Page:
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South China Sea: China media warn US over 'confrontation'

China has built islands on reefs and, says a think-tank, is building military facilities on some

China's island building raises concerns with U.S. relationship

Blocking China from islands it has built in contested waters would lead to "devastating confrontation", Chinese state media have warned.

The angry response came after secretary of state nominee Rex Tillerson said the US should deny Beijing access to new islands in the South China Sea.

Two state-run papers carry editorials strongly criticising his comments.

The hawkish Global Times tabloid warned that any such action would lead to "a large-scale war".

Beijing has been building artificial islands on reefs in waters also claimed by other nations. Images published late last year show military defences on some islands, a think-tank says.

Speaking at his confirmation hearing on Wednesday, Mr Tillerson likened China's island-building to Russia's annexation of Crimea from Ukraine.
"We're going to have to send China a clear signal that first, the island-building stops and second, your access to those islands also is not going to be allowed."

China's official response, from foreign ministry spokesman Lu Kang, was muted. China had the right to conduct "normal activities" in its own territory, he said.

Asked specifically about the remark on blocking access, he said he would not respond to hypothetical questions.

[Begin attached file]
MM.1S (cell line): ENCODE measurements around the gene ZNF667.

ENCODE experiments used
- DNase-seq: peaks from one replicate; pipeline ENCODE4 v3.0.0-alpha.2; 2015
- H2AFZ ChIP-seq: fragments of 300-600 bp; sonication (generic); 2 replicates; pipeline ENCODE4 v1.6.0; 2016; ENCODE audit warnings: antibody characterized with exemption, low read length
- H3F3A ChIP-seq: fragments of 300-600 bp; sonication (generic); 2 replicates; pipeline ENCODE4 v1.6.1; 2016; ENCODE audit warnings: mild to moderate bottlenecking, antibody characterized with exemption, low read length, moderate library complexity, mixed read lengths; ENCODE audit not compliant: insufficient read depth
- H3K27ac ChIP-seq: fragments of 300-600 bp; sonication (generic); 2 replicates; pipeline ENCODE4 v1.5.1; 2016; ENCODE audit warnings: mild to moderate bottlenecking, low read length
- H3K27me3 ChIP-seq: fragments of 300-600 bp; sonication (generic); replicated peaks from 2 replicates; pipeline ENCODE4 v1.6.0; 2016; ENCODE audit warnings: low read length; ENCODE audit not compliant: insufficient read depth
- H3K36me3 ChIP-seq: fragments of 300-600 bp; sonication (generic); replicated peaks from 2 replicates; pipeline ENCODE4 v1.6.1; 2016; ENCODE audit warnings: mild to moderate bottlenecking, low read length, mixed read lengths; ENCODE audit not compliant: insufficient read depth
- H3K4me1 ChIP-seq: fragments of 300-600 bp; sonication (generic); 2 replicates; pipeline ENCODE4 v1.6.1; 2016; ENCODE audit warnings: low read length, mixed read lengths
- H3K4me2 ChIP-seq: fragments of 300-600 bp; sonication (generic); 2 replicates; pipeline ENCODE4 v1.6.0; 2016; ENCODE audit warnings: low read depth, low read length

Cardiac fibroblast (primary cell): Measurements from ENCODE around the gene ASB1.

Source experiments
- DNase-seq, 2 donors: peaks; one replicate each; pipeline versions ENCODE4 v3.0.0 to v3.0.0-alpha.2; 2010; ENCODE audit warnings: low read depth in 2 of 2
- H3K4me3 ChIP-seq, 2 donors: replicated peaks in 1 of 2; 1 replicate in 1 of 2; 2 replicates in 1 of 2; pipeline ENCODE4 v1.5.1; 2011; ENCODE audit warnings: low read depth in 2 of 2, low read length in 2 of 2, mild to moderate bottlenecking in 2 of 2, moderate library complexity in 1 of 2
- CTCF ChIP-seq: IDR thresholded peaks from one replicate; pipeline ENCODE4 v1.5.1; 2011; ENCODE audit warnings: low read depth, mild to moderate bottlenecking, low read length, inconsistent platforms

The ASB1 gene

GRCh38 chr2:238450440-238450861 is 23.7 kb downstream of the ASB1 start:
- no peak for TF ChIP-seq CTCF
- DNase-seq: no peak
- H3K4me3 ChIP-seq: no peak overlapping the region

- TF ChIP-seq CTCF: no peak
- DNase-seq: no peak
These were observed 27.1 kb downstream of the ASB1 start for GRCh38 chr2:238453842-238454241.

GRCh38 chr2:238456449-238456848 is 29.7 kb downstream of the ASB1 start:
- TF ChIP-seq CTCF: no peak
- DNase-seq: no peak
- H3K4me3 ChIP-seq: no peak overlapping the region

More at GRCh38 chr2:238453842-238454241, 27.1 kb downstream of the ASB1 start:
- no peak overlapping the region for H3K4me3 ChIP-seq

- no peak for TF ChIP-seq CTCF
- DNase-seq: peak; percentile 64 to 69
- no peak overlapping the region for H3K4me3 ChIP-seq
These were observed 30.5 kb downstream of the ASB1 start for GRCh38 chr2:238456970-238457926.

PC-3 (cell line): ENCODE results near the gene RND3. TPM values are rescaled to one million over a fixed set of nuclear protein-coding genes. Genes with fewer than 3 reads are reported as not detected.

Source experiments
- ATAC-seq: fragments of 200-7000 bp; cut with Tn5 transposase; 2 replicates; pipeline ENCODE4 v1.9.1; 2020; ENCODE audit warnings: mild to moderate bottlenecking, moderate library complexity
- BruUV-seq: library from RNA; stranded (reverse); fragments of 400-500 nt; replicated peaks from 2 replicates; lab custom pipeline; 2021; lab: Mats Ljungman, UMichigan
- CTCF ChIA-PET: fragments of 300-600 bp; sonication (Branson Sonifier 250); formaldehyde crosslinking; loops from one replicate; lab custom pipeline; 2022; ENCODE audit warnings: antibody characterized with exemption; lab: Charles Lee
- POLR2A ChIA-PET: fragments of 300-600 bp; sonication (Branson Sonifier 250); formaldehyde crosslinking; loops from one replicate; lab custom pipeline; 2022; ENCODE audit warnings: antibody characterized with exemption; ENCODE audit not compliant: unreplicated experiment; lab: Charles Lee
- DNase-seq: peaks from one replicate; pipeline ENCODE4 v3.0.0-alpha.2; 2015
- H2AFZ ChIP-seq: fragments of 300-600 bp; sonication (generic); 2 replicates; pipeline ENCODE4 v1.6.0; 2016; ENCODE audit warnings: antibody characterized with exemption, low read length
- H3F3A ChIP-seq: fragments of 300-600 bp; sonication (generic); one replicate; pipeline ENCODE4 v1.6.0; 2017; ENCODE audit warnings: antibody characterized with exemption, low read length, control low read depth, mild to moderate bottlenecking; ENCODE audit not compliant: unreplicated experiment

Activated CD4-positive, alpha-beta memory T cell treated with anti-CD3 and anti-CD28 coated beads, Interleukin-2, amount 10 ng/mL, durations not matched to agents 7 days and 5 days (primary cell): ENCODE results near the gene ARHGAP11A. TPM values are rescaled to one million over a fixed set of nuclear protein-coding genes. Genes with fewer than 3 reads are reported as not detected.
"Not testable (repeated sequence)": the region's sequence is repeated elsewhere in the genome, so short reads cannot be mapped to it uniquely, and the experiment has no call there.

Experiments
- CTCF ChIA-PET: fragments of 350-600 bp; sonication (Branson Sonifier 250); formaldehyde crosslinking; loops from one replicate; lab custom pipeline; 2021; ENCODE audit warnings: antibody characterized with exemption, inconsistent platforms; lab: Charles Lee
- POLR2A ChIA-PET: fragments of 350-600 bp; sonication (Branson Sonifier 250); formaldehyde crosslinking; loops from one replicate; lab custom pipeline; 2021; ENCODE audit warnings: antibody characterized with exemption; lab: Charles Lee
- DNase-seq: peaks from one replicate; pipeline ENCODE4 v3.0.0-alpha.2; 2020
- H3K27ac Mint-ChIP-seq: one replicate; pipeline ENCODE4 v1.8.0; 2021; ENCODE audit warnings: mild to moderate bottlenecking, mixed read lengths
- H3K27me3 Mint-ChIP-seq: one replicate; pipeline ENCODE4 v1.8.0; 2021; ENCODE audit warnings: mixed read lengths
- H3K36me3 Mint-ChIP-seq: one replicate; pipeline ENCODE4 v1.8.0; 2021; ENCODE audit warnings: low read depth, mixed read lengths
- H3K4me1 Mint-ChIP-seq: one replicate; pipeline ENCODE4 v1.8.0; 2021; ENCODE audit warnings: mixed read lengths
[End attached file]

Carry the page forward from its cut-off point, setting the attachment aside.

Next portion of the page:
'Unrealistic fantasies'

But editorials in the China Daily and the Global Times were more direct in their comments.

The China Daily suggested Mr Tillerson's remarks showed ignorance of Sino-US relations and diplomacy in general.

"Such remarks are not worth taking seriously because they are a mish-mash of naivety, shortsightedness, worn-out prejudices and unrealistic political fantasies," it said.

"Should he act on them in the real world, it would be disastrous.

"As many have observed, it would set a course for devastating confrontation between China and the US. After all, how can the US deny China access to its own territories without inviting the latter's legitimate, defensive responses?"

The Global Times, a nationalist daily, suggested that Mr Tillerson's "astonishing" comments came because "he merely wanted to curry favour from senators and increase his chances of being confirmed by intentionally showing a tough stance toward China".

China would ensure his "rabble rousing" would not succeed, it went on.

"Unless Washington plans to wage a large-scale war in the South China Sea, any other approaches to prevent Chinese access to the islands will be foolish."

The Obama administration has spoken out strongly against the island-building, pledged to ensure freedom of navigation in the South China Sea and sending navy ships to sail in contested areas.

But it has not threatened to block access to the islands, a step likely to enrage Beijing.

Mr Tillerson did not explain how the US might block access to the islands, and both Chinese papers suggested a wait-and-see policy.

"It remains to be seen to what extent his views against China will translate into US foreign policies," the China Daily said.

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